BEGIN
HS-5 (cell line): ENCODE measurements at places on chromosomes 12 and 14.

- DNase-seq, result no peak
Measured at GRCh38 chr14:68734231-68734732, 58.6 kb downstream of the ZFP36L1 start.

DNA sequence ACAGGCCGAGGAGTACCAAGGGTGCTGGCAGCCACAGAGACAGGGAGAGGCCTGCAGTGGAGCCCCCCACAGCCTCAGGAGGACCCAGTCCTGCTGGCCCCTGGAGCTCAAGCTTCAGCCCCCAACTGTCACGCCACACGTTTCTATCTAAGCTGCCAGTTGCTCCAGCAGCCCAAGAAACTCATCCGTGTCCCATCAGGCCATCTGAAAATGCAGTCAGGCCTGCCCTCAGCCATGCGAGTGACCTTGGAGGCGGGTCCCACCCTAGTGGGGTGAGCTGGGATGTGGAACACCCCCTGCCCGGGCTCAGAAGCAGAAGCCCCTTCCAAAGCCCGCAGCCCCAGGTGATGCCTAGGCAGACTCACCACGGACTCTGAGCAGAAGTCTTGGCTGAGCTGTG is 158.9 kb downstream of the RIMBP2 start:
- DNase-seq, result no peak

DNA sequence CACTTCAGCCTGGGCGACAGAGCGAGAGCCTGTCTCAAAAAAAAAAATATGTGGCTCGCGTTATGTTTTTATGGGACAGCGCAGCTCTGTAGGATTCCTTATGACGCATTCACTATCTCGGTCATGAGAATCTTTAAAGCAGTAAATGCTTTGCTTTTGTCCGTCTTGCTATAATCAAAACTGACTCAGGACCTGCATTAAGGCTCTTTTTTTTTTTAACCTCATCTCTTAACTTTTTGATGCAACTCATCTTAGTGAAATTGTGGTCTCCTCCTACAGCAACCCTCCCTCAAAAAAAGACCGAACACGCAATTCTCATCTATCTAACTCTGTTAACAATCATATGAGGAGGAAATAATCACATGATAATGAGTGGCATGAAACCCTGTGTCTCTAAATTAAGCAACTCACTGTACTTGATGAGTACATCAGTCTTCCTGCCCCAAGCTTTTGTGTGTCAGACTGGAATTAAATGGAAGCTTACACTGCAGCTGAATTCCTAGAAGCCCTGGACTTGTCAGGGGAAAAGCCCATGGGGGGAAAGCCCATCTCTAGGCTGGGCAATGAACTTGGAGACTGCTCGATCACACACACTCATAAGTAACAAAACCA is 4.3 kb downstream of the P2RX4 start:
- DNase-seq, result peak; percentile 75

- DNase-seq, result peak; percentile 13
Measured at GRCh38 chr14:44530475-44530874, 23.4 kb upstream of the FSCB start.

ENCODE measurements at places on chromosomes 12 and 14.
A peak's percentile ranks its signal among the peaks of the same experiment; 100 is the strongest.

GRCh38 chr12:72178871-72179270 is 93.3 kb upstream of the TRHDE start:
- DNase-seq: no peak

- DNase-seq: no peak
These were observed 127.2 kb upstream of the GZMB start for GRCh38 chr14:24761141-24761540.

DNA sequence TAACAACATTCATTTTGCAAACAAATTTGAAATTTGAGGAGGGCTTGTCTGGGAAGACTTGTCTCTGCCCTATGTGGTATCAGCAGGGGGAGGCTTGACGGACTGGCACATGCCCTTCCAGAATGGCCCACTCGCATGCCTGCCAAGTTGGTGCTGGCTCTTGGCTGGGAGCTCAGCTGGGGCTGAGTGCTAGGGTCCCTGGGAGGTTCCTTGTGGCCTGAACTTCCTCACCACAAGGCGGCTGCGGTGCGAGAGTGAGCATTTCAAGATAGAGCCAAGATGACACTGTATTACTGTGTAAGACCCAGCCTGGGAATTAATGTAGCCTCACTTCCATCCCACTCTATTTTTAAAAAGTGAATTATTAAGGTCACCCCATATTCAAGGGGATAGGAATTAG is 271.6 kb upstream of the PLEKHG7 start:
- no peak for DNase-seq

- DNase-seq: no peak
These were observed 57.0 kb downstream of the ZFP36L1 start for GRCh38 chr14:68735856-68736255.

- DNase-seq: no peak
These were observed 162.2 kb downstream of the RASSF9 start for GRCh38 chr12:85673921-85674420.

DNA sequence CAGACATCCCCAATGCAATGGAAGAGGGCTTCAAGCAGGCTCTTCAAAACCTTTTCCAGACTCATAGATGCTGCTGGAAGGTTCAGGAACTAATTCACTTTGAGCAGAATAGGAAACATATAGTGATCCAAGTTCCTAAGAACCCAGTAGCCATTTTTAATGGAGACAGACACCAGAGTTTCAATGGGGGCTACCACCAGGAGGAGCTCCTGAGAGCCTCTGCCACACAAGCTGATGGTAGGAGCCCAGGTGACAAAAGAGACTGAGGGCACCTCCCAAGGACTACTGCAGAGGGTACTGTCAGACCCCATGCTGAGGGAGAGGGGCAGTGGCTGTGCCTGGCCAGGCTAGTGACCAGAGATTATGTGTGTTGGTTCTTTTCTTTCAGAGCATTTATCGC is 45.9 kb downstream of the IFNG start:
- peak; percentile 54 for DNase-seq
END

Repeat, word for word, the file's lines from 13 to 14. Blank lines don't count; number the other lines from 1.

- DNase-seq: no peak

- DNase-seq: no peak